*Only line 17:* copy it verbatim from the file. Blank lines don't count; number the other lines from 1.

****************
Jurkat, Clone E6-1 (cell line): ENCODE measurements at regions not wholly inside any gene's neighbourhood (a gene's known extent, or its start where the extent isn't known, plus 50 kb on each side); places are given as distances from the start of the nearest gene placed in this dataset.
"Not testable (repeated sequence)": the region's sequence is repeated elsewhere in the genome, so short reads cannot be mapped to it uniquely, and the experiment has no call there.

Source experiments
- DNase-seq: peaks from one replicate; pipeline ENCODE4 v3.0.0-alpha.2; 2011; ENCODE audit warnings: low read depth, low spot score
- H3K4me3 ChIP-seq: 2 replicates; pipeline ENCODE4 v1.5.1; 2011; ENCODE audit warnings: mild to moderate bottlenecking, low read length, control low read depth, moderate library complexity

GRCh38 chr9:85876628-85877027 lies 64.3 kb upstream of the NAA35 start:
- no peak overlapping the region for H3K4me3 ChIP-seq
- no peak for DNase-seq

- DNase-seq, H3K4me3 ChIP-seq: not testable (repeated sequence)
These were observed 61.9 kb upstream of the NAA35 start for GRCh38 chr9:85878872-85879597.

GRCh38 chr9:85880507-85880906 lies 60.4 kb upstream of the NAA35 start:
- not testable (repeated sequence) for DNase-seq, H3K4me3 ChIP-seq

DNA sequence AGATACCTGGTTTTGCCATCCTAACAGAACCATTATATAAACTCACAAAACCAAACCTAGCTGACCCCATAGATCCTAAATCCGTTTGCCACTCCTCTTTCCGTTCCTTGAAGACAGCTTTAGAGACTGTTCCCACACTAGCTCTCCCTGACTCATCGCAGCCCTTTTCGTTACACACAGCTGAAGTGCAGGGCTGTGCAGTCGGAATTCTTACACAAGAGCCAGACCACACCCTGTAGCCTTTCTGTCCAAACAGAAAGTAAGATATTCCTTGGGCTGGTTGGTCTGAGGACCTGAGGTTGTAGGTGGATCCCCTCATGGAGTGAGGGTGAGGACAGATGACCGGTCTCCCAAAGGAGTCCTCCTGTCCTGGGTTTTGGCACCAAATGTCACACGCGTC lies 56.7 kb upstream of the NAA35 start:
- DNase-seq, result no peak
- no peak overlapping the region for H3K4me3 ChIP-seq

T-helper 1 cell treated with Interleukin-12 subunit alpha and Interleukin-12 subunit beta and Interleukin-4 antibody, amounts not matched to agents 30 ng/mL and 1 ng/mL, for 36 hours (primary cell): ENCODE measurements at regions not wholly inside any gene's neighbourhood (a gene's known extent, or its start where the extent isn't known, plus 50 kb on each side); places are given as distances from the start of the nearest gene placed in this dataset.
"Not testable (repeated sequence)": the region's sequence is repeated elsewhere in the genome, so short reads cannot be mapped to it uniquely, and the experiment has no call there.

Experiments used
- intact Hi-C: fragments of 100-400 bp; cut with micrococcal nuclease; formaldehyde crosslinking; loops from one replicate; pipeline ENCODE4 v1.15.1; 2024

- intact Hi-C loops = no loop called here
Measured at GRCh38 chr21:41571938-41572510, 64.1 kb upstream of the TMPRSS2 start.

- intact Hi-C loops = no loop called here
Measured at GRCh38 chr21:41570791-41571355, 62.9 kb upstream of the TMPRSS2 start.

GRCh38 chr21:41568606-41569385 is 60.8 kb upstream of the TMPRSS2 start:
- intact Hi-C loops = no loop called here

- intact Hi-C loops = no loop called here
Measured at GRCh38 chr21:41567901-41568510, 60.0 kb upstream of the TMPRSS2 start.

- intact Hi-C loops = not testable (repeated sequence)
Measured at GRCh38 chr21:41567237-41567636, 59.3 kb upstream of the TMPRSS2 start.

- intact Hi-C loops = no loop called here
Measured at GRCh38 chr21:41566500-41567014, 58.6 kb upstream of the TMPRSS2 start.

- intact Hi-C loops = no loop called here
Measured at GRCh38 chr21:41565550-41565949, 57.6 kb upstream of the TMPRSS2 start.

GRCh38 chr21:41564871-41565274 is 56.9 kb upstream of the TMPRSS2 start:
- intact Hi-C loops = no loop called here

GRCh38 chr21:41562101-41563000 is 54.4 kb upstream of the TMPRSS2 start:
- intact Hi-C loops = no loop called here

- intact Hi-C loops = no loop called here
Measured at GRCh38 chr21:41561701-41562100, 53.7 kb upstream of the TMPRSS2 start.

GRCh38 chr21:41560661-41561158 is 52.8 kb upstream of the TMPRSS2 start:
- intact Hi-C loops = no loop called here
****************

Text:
"Not testable (repeated sequence)": the region's sequence is repeated elsewhere in the genome, so short reads cannot be mapped to it uniquely, and the experiment has no call there.